Twelve years (1985-96) of monthly house fire reports for 22 districts in Taiwan, a maritime subtropical island of east Asia, were analyzed to characterize its fire nature. The major effort focused on the identification of temporal variation signals and their possible links with meteorological variables. Two significant modes of house fires were identified: annual and diurnal. As revealed from the power spectral analyses of fire time series in every fire district, a pronounced annual cycle peak emerges, with a peak phase in December and a minimum phase in June. In contrast to the warm and dry summer fire season of three continental landmasses (i.e., the U.S. West, the Northwest Territories of Canada, and the large wildland of Australia), an active fire season appears during the cool, dry winter in Taiwan. The fires on this island are highly correlated with several hydrometeorological variables: a decrease (increase) in rainfall in the dry (wet) cool (warm) environment with strong (weak) winds facilitates (hinders) fire occurrence. Under the modulation of the annual variation, two distinct fire regimes are identified in the diurnal variation of fire occurrence over the entire year: midnight-early morning and late morning-night. A sharp increase in fire occurrence occurs in the midmorning after a phase of constant fire occurrence frequency in the first regime and a gradual reduction over the nighttime hours in the second regime. Although fire occurrence is significantly suppressed by rainfall during the warm wet summer, an inverse relationship between fire occurrence and relative humidity for both annual and diurnal variations in Taiwan suggests that relative humidity plays a crucial role in fire occurrence.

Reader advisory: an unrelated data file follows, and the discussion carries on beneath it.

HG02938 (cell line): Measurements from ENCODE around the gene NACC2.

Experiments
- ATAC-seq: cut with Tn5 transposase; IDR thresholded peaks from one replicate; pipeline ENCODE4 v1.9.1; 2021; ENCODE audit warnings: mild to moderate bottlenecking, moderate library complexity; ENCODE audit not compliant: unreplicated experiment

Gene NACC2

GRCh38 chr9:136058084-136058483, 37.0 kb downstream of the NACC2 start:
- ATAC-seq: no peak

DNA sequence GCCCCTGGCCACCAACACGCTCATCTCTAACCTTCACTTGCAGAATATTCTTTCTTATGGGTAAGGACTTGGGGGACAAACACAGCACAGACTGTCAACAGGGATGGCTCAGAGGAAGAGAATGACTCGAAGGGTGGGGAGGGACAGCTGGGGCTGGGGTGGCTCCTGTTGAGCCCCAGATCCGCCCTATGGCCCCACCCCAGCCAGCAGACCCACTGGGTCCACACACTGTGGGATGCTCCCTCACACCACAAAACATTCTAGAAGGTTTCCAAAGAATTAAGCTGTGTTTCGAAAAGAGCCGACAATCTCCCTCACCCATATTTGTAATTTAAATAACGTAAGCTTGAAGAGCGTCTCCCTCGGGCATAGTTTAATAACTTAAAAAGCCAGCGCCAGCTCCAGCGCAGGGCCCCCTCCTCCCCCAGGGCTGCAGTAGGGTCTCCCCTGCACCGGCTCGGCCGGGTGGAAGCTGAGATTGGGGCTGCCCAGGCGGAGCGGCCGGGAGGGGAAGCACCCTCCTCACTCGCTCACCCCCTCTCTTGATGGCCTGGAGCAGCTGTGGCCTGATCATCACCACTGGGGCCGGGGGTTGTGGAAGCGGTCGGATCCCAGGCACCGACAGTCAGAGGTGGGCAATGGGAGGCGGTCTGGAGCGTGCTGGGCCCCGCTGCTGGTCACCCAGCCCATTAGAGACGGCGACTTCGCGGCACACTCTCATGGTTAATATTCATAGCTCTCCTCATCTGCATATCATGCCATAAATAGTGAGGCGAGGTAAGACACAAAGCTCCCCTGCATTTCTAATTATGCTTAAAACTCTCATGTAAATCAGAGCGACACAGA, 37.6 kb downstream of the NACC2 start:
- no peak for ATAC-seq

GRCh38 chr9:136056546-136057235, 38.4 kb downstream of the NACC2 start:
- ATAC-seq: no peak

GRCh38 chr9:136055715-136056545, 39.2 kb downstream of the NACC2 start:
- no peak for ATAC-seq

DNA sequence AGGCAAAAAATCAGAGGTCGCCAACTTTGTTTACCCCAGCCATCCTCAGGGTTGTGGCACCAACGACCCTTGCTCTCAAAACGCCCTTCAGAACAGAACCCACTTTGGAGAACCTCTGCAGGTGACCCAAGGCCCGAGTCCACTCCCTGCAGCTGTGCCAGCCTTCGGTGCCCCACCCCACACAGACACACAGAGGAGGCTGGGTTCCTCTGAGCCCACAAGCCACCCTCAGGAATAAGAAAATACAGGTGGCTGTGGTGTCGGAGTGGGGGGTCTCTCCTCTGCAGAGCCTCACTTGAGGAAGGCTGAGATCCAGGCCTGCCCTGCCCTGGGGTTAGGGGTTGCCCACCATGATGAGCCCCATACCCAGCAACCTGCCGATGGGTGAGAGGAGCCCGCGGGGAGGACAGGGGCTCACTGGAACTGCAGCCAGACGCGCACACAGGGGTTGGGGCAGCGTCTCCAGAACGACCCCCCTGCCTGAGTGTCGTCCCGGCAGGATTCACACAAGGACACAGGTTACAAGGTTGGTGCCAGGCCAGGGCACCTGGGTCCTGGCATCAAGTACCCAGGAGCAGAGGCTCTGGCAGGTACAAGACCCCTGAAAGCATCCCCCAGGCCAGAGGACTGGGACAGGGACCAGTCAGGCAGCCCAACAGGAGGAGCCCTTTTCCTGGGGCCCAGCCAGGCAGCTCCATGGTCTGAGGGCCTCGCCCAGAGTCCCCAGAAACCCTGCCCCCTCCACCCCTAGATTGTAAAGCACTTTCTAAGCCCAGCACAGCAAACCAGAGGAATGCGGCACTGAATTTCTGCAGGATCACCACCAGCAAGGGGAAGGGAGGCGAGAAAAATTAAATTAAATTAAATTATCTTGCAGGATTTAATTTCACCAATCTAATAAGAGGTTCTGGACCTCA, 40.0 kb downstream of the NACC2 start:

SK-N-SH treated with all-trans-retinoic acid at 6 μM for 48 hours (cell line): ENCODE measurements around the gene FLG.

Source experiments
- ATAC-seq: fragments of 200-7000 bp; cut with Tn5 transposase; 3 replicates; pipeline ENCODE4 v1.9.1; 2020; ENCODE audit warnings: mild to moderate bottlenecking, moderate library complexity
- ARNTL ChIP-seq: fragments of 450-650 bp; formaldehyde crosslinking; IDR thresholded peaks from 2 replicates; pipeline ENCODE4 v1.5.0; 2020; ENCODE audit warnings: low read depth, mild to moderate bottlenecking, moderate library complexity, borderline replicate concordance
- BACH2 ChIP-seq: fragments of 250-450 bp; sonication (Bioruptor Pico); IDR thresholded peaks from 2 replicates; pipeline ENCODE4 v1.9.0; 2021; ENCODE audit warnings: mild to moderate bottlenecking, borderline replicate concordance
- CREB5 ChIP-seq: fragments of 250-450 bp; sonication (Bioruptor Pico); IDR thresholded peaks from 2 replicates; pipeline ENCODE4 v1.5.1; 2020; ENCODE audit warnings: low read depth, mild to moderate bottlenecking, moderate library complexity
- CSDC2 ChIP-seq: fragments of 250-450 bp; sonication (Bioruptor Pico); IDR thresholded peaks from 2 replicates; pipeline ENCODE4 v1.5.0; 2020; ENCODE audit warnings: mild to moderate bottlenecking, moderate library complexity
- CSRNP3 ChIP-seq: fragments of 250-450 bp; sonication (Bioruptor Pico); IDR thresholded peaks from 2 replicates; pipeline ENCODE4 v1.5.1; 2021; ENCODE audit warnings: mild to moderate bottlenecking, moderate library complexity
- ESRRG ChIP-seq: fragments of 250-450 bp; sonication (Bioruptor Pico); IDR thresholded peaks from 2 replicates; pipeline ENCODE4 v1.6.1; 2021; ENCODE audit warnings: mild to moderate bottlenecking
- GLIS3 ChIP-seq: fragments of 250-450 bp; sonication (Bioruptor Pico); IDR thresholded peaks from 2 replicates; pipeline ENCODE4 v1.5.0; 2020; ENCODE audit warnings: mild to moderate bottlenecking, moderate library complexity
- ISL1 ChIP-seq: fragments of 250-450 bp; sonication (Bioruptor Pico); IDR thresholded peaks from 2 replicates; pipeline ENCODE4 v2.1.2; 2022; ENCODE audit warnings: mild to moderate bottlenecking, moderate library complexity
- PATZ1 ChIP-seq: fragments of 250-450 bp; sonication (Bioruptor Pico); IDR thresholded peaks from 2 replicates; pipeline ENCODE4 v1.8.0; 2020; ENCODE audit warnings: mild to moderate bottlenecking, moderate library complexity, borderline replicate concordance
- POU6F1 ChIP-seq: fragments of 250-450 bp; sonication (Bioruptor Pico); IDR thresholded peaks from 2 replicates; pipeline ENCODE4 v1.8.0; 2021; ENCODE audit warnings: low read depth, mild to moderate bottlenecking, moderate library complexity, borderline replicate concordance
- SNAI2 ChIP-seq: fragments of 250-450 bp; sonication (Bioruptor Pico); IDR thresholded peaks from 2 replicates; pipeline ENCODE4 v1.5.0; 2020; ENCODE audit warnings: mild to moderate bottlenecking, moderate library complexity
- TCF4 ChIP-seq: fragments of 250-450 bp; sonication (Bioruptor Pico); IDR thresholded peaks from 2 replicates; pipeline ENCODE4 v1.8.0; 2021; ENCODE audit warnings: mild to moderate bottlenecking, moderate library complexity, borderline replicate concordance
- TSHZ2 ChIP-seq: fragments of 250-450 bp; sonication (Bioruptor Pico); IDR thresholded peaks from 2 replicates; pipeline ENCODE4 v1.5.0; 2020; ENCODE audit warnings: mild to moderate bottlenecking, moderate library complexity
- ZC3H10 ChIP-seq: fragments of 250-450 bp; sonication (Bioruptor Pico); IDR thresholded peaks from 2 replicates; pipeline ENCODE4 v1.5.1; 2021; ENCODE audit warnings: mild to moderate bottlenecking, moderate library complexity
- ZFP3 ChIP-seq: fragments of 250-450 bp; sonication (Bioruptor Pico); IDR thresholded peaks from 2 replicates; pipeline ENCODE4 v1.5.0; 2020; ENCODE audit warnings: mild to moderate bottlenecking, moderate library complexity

|Number of pages||11|
|Journal||Journal of Applied Meteorology|
|State||Published - Apr 2004|